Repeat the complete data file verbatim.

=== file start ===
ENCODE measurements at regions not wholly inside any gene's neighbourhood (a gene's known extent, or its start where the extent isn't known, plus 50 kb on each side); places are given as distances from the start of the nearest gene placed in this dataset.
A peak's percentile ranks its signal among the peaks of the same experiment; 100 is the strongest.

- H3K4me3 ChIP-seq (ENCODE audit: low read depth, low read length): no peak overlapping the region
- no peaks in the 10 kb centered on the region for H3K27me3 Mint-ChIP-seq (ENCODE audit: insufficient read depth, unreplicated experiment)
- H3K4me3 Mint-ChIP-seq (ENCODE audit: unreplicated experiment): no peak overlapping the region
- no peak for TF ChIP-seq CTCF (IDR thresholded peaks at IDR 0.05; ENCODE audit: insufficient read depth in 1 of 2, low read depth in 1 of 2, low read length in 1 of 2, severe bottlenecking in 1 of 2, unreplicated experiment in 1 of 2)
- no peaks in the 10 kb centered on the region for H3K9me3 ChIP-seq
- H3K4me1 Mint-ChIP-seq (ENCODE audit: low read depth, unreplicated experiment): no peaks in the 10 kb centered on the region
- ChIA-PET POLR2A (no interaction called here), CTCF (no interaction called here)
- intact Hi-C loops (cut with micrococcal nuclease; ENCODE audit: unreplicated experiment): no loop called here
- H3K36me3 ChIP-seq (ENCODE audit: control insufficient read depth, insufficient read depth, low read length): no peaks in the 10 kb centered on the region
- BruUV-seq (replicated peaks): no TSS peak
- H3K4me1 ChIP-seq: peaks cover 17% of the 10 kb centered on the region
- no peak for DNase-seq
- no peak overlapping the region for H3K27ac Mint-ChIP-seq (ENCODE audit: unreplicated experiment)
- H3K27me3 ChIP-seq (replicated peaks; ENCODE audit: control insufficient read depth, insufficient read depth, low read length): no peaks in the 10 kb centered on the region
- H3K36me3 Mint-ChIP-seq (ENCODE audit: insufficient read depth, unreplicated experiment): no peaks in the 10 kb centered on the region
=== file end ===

ENCODE measurements at regions not wholly inside any gene's neighbourhood (a gene's known extent, or its start where the extent isn't known, plus 50 kb on each side); places are given as distances from the start of the nearest gene placed in this dataset.
A peak's percentile ranks its signal among the peaks of the same experiment; 100 is the strongest.

- H3K4me3 ChIP-seq (ENCODE audit: low read depth, low read length): no peak overlapping the region
- no peaks in the 10 kb centered on the region for H3K27me3 Mint-ChIP-seq (ENCODE audit: insufficient read depth, unreplicated experiment)
- H3K4me3 Mint-ChIP-seq (ENCODE audit: unreplicated experiment): no peak overlapping the region
- no peak for TF ChIP-seq CTCF (IDR thresholded peaks at IDR 0.05; ENCODE audit: insufficient read depth in 1 of 2, low read depth in 1 of 2, low read length in 1 of 2, severe bottlenecking in 1 of 2, unreplicated experiment in 1 of 2)
- no peaks in the 10 kb centered on the region for H3K9me3 ChIP-seq
- H3K4me1 Mint-ChIP-seq (ENCODE audit: low read depth, unreplicated experiment): no peaks in the 10 kb centered on the region
- ChIA-PET POLR2A (no interaction called here), CTCF (no interaction called here)
- intact Hi-C loops (cut with micrococcal nuclease; ENCODE audit: unreplicated experiment): no loop called here
- H3K36me3 ChIP-seq (ENCODE audit: control insufficient read depth, insufficient read depth, low read length): no peaks in the 10 kb centered on the region
- BruUV-seq (replicated peaks): no TSS peak
- H3K4me1 ChIP-seq: peaks cover 17% of the 10 kb centered on the region
- no peak for DNase-seq
- no peak overlapping the region for H3K27ac Mint-ChIP-seq (ENCODE audit: unreplicated experiment)
- H3K27me3 ChIP-seq (replicated peaks; ENCODE audit: control insufficient read depth, insufficient read depth, low read length): no peaks in the 10 kb centered on the region
- H3K36me3 Mint-ChIP-seq (ENCODE audit: insufficient read depth, unreplicated experiment): no peaks in the 10 kb centered on the region